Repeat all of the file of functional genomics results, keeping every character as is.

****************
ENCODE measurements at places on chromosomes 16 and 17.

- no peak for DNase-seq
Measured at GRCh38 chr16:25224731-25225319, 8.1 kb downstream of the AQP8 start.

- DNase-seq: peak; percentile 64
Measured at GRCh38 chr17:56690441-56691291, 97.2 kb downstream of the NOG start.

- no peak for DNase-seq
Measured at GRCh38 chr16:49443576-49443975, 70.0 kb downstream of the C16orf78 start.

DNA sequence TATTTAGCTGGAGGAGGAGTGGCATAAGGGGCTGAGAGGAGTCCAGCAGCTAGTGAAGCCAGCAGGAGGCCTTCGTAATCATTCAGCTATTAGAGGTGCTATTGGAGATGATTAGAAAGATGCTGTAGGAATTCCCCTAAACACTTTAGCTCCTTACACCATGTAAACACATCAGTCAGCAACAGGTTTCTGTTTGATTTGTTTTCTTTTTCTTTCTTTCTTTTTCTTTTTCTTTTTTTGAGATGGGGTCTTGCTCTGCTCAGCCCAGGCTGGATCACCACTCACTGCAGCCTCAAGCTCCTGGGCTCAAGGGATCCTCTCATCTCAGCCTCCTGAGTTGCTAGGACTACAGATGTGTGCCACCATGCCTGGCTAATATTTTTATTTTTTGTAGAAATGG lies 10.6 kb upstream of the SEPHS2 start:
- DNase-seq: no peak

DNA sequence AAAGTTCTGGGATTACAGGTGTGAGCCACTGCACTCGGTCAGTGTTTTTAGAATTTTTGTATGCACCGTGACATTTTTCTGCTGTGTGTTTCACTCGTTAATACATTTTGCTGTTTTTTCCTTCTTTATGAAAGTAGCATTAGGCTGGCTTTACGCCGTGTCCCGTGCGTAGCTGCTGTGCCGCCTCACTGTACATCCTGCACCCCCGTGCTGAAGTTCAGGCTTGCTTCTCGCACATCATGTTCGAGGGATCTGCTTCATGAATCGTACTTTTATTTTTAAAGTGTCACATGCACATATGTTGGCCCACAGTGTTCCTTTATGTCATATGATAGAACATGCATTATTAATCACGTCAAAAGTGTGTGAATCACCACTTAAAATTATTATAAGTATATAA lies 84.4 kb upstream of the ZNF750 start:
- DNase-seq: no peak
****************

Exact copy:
ENCODE measurements at places on chromosomes 16 and 17.

- no peak for DNase-seq
Measured at GRCh38 chr16:25224731-25225319, 8.1 kb downstream of the AQP8 start.

- DNase-seq: peak; percentile 64
Measured at GRCh38 chr17:56690441-56691291, 97.2 kb downstream of the NOG start.

- no peak for DNase-seq
Measured at GRCh38 chr16:49443576-49443975, 70.0 kb downstream of the C16orf78 start.

DNA sequence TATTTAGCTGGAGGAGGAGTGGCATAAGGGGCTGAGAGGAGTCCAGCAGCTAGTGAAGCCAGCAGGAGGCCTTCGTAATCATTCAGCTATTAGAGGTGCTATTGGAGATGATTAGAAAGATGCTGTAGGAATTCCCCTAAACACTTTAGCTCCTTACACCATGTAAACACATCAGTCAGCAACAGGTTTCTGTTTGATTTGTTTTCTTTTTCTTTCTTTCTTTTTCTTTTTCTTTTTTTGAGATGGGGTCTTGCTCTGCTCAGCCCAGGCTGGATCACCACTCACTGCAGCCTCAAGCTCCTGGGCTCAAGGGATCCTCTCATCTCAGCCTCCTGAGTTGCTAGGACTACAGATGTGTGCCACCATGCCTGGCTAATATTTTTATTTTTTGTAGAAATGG lies 10.6 kb upstream of the SEPHS2 start:
- DNase-seq: no peak

DNA sequence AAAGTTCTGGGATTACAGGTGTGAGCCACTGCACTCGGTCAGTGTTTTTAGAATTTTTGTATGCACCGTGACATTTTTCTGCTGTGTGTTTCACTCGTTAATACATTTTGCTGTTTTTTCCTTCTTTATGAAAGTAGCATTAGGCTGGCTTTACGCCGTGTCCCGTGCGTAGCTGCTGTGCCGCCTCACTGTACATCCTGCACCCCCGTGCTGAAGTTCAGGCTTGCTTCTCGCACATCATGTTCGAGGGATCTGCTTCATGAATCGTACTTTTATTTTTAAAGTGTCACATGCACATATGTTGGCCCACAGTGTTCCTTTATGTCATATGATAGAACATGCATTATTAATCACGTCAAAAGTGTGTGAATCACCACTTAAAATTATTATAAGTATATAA lies 84.4 kb upstream of the ZNF750 start:
- DNase-seq: no peak